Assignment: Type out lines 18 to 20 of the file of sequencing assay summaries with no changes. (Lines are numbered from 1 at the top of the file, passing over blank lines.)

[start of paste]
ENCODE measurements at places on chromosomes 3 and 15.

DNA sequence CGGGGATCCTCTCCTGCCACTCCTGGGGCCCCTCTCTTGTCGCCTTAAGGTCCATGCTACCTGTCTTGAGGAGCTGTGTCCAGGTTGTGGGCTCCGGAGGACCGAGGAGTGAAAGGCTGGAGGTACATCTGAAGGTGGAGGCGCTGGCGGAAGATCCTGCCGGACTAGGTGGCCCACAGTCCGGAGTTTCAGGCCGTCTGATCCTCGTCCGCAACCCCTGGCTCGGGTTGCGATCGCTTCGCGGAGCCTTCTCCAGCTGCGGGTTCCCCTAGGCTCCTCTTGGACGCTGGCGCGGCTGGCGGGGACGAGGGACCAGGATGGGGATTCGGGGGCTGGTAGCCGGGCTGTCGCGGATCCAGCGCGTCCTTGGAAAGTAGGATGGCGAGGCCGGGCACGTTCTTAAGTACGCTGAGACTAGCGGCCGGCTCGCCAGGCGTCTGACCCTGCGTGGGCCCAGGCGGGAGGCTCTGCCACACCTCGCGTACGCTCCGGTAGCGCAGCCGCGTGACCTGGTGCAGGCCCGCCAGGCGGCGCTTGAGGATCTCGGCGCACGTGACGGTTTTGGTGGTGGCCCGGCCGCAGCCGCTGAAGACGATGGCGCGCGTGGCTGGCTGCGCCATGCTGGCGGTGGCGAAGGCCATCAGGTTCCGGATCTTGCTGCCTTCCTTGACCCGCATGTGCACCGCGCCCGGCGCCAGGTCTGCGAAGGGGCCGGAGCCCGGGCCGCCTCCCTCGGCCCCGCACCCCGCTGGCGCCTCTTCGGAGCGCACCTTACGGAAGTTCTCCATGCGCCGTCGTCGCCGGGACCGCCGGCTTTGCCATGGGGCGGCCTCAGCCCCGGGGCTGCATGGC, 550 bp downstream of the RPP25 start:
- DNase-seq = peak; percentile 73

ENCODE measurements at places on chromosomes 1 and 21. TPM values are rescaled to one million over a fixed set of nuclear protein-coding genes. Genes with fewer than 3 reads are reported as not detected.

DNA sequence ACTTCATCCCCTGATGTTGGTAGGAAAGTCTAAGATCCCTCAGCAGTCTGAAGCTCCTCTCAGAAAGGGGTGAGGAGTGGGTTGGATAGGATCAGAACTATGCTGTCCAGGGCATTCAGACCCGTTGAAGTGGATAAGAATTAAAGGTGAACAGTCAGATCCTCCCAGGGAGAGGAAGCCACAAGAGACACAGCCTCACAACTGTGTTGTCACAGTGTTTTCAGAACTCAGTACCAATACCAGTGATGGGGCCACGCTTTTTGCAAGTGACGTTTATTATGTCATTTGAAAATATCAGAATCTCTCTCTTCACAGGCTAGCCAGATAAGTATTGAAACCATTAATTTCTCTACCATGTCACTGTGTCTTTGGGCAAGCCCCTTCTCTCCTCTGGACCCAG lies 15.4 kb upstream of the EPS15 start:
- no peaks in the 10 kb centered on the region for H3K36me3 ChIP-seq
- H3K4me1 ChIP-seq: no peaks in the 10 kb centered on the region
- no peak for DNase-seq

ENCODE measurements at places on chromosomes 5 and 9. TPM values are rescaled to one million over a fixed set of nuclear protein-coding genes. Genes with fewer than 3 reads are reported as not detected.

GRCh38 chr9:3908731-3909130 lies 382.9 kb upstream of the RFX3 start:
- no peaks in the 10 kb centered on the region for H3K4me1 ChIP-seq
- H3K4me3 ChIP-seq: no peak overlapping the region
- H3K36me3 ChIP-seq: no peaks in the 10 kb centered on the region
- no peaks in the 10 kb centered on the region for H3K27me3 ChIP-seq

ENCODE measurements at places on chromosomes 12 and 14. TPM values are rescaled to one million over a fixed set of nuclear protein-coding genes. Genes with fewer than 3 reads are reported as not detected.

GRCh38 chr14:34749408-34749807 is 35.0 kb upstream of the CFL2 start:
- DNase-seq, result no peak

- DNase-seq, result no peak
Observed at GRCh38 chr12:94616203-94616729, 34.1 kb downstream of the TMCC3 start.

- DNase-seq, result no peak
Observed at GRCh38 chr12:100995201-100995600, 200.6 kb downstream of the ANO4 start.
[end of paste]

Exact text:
- DNase-seq, result no peak
Observed at GRCh38 chr12:94616203-94616729, 34.1 kb downstream of the TMCC3 start.

- DNase-seq, result no peak